Monday, January 8, 2018

They Are Prying Christmas From My Cold Hands

It's Monday! What Are You Reading?
All right, I have put away many of the Christmas decorations. The stockings are stuff in a box with care, the fancy laser lights no longer decorate my ceiling through the blinds, the decorations the kids made in preschool are off the windows.

The wreath is still on the door. I'm contemplating getting a wreath box for it, but that means measuring it. Also a few of the decorative mugs have candy in them, so I have to deal with that before stuffing them away. And I need the tall boy to take off the last of the outside tree decorations. Then the best holiday will officially be over and the long dreary winter can march on into the distance, unwelcome and unending. Rah!

This weekend was my friendly book club, and as is traditional in January we watched a movie. We picked Murder on the Orient Express, the old one, and then I had brought along the BBC series version so we watched the end of that as well. It was fun to compare what we liked and what was effective across all versions (most of us had also seen the current version as well). Next month we reading Seanan McGuire's Discount Armageddon, because she's the guest of honor at FOOLSCAP and I'm the captain of that this year.

I still have piles of last years Cybils, some started and some just glaring at me. The library tells me that the first of next year's are waiting for me. Currently Reading is around 31 as a result.

The Book Date does a weekly roundup of what people are reading, want to read, or have read each week called It's Monday! What Are You Reading that I'm going to sign up for. There's also a version that is kidlit focussed.  I'll go look to see what everyone else was reading at either Teach Mentor Text or UnLeashing Readers.

This Week I started:

Charmed and DangerousThe Borden Murders: Lizzie Borden and the Trial of the CenturyA History of Murder (An Old Maids of Mercer Island Mystery #3)Lucky Penny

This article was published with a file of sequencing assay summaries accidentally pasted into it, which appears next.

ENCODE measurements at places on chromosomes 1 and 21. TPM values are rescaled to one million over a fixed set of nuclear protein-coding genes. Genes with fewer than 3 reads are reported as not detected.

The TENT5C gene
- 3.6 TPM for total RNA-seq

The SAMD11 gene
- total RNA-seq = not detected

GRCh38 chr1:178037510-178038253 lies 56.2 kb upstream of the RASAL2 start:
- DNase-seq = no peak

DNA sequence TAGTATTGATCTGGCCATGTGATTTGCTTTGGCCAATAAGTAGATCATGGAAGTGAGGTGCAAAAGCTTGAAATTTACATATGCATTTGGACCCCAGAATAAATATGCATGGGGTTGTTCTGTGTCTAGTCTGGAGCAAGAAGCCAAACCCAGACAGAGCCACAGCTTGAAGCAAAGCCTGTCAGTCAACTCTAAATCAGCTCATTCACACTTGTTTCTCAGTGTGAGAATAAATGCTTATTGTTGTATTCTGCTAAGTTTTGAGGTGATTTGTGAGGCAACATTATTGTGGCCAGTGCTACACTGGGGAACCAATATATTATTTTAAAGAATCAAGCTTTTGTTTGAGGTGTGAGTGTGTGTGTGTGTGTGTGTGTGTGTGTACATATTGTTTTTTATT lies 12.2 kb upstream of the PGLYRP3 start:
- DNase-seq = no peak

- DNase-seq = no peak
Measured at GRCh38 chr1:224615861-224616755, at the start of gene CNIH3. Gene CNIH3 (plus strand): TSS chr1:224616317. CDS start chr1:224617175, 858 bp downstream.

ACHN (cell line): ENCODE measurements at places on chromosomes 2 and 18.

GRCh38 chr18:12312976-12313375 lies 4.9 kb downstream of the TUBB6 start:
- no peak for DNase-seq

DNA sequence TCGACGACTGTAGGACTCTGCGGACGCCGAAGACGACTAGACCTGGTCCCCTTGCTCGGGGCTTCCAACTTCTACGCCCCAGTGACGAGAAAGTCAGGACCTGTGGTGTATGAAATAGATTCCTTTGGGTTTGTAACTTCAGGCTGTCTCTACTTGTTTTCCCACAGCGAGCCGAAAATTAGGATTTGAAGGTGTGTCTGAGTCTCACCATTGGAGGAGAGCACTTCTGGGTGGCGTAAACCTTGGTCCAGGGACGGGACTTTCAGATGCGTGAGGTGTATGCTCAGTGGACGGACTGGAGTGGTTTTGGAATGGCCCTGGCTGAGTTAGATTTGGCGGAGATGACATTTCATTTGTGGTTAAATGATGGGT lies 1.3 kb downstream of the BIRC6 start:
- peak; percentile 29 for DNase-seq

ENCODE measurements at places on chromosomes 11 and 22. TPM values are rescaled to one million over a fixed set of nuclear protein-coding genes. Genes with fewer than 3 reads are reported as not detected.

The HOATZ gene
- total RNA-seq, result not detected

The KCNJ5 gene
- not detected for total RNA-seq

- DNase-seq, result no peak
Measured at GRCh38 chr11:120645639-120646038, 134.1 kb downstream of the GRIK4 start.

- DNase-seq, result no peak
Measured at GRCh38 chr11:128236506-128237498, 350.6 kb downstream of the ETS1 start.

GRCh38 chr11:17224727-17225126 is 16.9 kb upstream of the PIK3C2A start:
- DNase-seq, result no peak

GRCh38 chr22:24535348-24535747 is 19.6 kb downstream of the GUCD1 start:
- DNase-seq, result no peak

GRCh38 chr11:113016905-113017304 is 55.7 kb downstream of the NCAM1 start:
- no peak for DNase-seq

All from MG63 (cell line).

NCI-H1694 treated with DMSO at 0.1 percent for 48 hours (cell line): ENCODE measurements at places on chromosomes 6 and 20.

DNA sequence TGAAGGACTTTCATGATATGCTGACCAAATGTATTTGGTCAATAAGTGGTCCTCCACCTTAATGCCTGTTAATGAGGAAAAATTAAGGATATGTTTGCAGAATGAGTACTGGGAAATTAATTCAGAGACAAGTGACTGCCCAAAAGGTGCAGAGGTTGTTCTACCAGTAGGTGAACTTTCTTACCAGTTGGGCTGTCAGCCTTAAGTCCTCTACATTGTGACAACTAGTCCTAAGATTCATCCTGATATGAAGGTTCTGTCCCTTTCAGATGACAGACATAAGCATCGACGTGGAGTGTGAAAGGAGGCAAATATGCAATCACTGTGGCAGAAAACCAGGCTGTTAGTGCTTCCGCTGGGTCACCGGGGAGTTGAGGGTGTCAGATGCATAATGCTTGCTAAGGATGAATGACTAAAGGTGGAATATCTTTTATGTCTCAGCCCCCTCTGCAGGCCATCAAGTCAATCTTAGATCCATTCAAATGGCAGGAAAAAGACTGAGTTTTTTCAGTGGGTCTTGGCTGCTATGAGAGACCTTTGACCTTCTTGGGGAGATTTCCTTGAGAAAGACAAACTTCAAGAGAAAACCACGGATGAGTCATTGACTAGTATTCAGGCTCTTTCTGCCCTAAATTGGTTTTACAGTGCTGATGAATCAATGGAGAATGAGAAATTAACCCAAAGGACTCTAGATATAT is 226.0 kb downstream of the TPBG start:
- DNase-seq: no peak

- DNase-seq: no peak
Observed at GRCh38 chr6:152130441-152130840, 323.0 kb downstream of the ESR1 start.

Charmed and Dangerous, edited by Jordan Price. This anthology has a story by KJ Charles, whose books I always enjoy, so I thought I'd see who she sits in company with.

The Borden Murders, Sarah Miller. Cybils Non-Fiction.

A History of Murder, Lynn Bohart. My sister met this author a while back.

Lucky Penny, Ananth Hirsh. Cybils Graphic Novel.

I finished:

Blood Brother: Jonathan Daniels and His Sacrifice for Civil RightsForged in BloodFaith, Volume 1: Hollywood & Vine
Charmed and DangerousA History of Murder (An Old Maids of Mercer Island Mystery #3)

Blood Brother, Rich Wallace & Sandra Neil Wallace. Cybils NonFiction. The big pages gave lots of room for text and pictures, although sometimes the bold colors of the pages made it hard to decipher the type. It was interesting to compare the chapters on Selma and voter registration with March which I read last week. It's an interesting take on a short life interrupted by racial hate. I find it easier to be interested in the people who grew up in the area than the ones who came down from the North, but the authors managed to ground this guy enough.

Forged In Blood, ed. Michael Z. Williamson. It's fun to see other people play in a known universe, especially with the theme of a battle-thirsty sword tying them together. Nice to know that even into the future some problems can be solved by a sharp blade. Makes me wonder if the alien stuff with show up in Williamson's Freehold books.

, Jody Houser. Cybils YA Graphic Novel. It's always a pleasure for me to read a comic book in which I don't get all the characters confused. It helps that these people have diverse racial features and body types. And I liked the mix of super-hero problems (plant-people aliens taking over the world) and mundane issues (boring job, high rents).